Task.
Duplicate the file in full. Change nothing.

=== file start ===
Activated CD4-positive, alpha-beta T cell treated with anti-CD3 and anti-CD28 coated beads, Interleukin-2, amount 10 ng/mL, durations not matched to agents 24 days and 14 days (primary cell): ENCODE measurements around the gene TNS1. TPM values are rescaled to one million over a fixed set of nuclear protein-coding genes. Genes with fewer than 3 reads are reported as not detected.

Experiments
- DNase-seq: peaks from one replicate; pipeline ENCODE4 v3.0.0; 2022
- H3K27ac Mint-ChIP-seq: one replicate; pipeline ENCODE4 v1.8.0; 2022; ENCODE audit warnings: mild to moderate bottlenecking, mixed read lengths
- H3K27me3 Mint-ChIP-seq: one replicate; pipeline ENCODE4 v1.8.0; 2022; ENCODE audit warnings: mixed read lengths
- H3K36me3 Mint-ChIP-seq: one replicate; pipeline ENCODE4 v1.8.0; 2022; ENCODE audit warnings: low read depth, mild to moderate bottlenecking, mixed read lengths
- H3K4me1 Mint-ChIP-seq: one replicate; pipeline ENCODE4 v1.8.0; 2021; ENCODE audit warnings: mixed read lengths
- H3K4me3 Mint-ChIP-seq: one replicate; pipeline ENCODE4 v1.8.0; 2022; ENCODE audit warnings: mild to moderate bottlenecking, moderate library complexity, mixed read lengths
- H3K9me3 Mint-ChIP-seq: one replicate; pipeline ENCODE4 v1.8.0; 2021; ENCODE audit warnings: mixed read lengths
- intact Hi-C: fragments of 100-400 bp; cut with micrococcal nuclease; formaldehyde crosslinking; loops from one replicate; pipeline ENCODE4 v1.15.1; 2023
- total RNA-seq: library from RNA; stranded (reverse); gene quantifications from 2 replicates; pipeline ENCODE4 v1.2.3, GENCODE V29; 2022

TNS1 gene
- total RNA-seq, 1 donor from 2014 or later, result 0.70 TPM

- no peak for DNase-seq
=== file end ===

Activated CD4-positive, alpha-beta T cell treated with anti-CD3 and anti-CD28 coated beads, Interleukin-2, amount 10 ng/mL, durations not matched to agents 24 days and 14 days (primary cell): ENCODE measurements around the gene TNS1. TPM values are rescaled to one million over a fixed set of nuclear protein-coding genes. Genes with fewer than 3 reads are reported as not detected.

Experiments
- DNase-seq: peaks from one replicate; pipeline ENCODE4 v3.0.0; 2022
- H3K27ac Mint-ChIP-seq: one replicate; pipeline ENCODE4 v1.8.0; 2022; ENCODE audit warnings: mild to moderate bottlenecking, mixed read lengths
- H3K27me3 Mint-ChIP-seq: one replicate; pipeline ENCODE4 v1.8.0; 2022; ENCODE audit warnings: mixed read lengths
- H3K36me3 Mint-ChIP-seq: one replicate; pipeline ENCODE4 v1.8.0; 2022; ENCODE audit warnings: low read depth, mild to moderate bottlenecking, mixed read lengths
- H3K4me1 Mint-ChIP-seq: one replicate; pipeline ENCODE4 v1.8.0; 2021; ENCODE audit warnings: mixed read lengths
- H3K4me3 Mint-ChIP-seq: one replicate; pipeline ENCODE4 v1.8.0; 2022; ENCODE audit warnings: mild to moderate bottlenecking, moderate library complexity, mixed read lengths
- H3K9me3 Mint-ChIP-seq: one replicate; pipeline ENCODE4 v1.8.0; 2021; ENCODE audit warnings: mixed read lengths
- intact Hi-C: fragments of 100-400 bp; cut with micrococcal nuclease; formaldehyde crosslinking; loops from one replicate; pipeline ENCODE4 v1.15.1; 2023
- total RNA-seq: library from RNA; stranded (reverse); gene quantifications from 2 replicates; pipeline ENCODE4 v1.2.3, GENCODE V29; 2022

TNS1 gene
- total RNA-seq, 1 donor from 2014 or later, result 0.70 TPM

- no peak for DNase-seq